|Figure 1: (a) Colour fundus photograph of the right eye (OD) showing normal findings. (b) Color fundus photograph of the left eye (OS) showing multiple pockets of subretinal fluids (SRF) all over the posterior pole. (c) Optical coherence tomography (OCT) of the macula shows multiple pockets of SRF (red asterisks) over the posterior pole with retinal pigment epithelium (RPE) undulations. (d) OCT of ONH shows SRF collection pockets (red asterisk) surrounding the disc with RPE undulations|
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Following therapy, there was a resolution of VKH features [Figure 2]a but subtle RPE undulations [Figure 2]b and disc oedema [Figure 2]c developed in OS, which were not present on the previous visit. Fundus fluorescein angiography (FFA) with indocyanine green angiography (ICGA) was performed [Figure 3] and [Figure 4] during the next visit. The patient also started developing bilateral anterior uveitis with cells 2+ and flare 1+, for which she was started on topical steroids along with systemic oral prednisolone 60 mg/day (i.e., 1 mg/kg body weight as the weight of the patient was 60 kg). The BCVA improved to 20/20 in OS with a resolution of signs at 2-month follow-ups. However, the patient had poor medication adherence and she subsequently developed multiple SRF pockets in OD [Figure 5]. The patient was advised to restart her medications and was put additively on an immunosuppressive agent (Azathioprine 50 mg/day).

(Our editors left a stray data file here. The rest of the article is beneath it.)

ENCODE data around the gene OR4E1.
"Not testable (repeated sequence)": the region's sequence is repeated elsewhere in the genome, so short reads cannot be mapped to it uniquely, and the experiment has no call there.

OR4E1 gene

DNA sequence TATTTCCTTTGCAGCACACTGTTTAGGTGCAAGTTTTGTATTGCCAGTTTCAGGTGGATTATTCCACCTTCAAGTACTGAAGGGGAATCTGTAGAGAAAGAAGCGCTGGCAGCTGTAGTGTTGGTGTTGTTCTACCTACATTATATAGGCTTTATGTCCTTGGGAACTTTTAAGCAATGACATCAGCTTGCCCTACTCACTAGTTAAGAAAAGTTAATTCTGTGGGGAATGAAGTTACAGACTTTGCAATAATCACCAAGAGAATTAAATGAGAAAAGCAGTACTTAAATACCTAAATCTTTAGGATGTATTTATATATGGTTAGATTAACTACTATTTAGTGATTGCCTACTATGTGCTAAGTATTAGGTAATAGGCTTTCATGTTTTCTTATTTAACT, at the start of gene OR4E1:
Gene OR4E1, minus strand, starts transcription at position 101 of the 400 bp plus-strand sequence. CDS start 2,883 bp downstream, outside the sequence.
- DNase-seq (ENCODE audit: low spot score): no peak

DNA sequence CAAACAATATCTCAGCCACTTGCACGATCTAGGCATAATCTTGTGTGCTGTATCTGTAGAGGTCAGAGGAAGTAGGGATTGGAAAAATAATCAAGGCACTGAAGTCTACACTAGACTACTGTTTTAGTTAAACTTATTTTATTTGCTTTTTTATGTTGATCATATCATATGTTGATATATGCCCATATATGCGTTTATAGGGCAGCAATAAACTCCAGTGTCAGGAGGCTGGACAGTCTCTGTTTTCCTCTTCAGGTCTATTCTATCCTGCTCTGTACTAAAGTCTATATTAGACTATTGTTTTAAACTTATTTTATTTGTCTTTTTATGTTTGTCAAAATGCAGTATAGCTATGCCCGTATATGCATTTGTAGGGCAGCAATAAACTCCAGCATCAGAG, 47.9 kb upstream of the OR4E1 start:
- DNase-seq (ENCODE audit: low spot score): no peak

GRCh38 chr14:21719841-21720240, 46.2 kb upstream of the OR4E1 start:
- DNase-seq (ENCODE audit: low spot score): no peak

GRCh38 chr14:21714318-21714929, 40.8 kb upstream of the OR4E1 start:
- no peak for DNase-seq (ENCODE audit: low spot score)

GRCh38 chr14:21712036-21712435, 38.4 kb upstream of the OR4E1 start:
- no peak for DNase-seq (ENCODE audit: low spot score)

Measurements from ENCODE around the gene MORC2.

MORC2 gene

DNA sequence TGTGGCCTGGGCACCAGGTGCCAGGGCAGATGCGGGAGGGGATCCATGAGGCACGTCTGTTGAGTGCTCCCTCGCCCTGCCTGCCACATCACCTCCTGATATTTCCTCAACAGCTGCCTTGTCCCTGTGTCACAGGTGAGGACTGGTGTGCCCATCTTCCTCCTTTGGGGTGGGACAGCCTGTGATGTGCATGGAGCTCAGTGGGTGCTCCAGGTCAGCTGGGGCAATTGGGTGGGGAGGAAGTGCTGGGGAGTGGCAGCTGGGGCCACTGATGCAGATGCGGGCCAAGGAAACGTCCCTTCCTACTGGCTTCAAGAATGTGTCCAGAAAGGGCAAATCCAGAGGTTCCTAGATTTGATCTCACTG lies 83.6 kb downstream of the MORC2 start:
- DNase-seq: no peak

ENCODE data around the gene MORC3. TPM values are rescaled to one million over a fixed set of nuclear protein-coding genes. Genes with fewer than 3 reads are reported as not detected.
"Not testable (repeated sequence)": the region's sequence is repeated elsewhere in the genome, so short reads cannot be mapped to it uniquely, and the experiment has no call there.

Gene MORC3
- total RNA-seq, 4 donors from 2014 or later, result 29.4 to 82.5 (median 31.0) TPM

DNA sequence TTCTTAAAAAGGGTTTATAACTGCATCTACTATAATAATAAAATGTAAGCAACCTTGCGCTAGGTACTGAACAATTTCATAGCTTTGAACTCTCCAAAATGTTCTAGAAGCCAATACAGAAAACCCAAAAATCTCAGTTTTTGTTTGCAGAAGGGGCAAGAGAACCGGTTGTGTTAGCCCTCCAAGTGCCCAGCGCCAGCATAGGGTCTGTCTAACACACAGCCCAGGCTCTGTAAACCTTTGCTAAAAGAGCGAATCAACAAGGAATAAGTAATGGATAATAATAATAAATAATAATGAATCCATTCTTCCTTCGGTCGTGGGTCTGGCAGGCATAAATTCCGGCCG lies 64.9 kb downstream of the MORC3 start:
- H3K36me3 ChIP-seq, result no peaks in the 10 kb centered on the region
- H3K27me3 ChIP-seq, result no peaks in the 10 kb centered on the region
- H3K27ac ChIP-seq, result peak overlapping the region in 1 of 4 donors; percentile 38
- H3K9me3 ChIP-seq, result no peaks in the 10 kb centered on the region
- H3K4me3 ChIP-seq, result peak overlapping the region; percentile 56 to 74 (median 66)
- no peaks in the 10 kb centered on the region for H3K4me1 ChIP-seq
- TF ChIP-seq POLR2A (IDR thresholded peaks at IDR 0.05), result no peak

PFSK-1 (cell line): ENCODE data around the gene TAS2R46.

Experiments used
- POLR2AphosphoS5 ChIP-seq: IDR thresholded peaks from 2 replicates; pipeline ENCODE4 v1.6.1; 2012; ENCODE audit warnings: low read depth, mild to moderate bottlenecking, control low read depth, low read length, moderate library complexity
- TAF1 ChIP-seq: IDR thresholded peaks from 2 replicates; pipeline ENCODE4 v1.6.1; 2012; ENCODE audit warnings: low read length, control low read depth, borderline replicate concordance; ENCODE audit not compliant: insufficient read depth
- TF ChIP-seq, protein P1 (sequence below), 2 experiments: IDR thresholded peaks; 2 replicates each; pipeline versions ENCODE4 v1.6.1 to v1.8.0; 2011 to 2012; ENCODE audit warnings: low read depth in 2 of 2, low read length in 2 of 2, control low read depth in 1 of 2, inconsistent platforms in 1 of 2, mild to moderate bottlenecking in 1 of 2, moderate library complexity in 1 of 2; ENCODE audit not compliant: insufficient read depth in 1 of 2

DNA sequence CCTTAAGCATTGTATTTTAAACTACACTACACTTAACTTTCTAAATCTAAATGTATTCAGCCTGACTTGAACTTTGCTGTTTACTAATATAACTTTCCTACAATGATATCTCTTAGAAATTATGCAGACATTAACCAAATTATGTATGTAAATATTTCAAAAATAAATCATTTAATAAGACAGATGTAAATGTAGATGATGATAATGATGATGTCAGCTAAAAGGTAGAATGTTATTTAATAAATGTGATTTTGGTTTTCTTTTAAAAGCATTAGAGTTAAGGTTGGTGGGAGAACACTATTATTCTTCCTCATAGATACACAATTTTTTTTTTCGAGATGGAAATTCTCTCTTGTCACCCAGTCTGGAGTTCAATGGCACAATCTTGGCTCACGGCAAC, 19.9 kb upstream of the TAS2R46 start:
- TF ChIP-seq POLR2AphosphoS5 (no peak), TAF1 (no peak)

|Figure 2: (a) Colour fundus photograph of OD post systemic steroid therapy showing resolving features of VKH (red arrow) with disc oedema (green arrow) at 2 weeks follow-up. (b) OCT macula of OD showing resolving features of VKH with subtle RPE undulations at 2 weeks follow-up post systemic therapy. (c) OCT of ONH showing disc oedema at 2 weeks follow-up post systemic therapy|